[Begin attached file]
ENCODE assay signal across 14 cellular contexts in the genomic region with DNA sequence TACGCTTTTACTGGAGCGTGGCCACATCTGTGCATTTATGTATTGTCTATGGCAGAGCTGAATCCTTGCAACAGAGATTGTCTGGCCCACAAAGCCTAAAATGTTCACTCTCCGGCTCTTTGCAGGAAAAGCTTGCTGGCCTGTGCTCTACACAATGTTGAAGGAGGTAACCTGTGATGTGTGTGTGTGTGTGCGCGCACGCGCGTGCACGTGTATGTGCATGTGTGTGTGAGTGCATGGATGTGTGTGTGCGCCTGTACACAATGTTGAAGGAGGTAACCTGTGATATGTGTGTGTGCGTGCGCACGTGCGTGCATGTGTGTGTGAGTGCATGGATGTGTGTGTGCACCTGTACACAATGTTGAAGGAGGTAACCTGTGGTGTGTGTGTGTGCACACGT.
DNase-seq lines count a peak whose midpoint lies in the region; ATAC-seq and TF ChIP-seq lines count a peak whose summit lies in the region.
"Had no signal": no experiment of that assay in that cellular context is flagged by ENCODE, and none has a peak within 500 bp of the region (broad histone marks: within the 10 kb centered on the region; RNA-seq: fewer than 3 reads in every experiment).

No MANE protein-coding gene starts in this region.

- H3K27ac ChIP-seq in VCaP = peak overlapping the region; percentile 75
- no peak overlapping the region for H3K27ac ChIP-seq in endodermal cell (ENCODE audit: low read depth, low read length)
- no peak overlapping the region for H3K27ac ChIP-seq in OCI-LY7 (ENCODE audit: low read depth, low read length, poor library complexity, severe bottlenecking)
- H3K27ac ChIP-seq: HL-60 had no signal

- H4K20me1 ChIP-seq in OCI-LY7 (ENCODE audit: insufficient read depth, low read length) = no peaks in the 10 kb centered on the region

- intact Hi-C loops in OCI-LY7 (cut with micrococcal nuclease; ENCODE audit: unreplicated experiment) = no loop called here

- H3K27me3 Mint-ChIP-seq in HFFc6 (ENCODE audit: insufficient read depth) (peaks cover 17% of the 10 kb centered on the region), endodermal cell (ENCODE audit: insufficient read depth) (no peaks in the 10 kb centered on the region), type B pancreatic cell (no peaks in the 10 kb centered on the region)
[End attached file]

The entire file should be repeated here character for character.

ENCODE assay signal across 14 cellular contexts in the genomic region with DNA sequence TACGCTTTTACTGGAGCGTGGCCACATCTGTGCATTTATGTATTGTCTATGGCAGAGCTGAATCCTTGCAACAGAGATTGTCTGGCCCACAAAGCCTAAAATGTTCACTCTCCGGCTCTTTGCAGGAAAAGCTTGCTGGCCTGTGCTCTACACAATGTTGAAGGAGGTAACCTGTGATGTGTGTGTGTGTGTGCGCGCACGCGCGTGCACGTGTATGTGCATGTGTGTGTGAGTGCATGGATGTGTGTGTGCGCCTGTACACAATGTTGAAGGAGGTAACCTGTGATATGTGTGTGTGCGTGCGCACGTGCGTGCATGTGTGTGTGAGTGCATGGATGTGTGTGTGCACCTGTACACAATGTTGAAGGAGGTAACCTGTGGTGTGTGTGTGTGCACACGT.
DNase-seq lines count a peak whose midpoint lies in the region; ATAC-seq and TF ChIP-seq lines count a peak whose summit lies in the region.
"Had no signal": no experiment of that assay in that cellular context is flagged by ENCODE, and none has a peak within 500 bp of the region (broad histone marks: within the 10 kb centered on the region; RNA-seq: fewer than 3 reads in every experiment).

No MANE protein-coding gene starts in this region.

- H3K27ac ChIP-seq in VCaP = peak overlapping the region; percentile 75
- no peak overlapping the region for H3K27ac ChIP-seq in endodermal cell (ENCODE audit: low read depth, low read length)
- no peak overlapping the region for H3K27ac ChIP-seq in OCI-LY7 (ENCODE audit: low read depth, low read length, poor library complexity, severe bottlenecking)
- H3K27ac ChIP-seq: HL-60 had no signal

- H4K20me1 ChIP-seq in OCI-LY7 (ENCODE audit: insufficient read depth, low read length) = no peaks in the 10 kb centered on the region

- intact Hi-C loops in OCI-LY7 (cut with micrococcal nuclease; ENCODE audit: unreplicated experiment) = no loop called here

- H3K27me3 Mint-ChIP-seq in HFFc6 (ENCODE audit: insufficient read depth) (peaks cover 17% of the 10 kb centered on the region), endodermal cell (ENCODE audit: insufficient read depth) (no peaks in the 10 kb centered on the region), type B pancreatic cell (no peaks in the 10 kb centered on the region)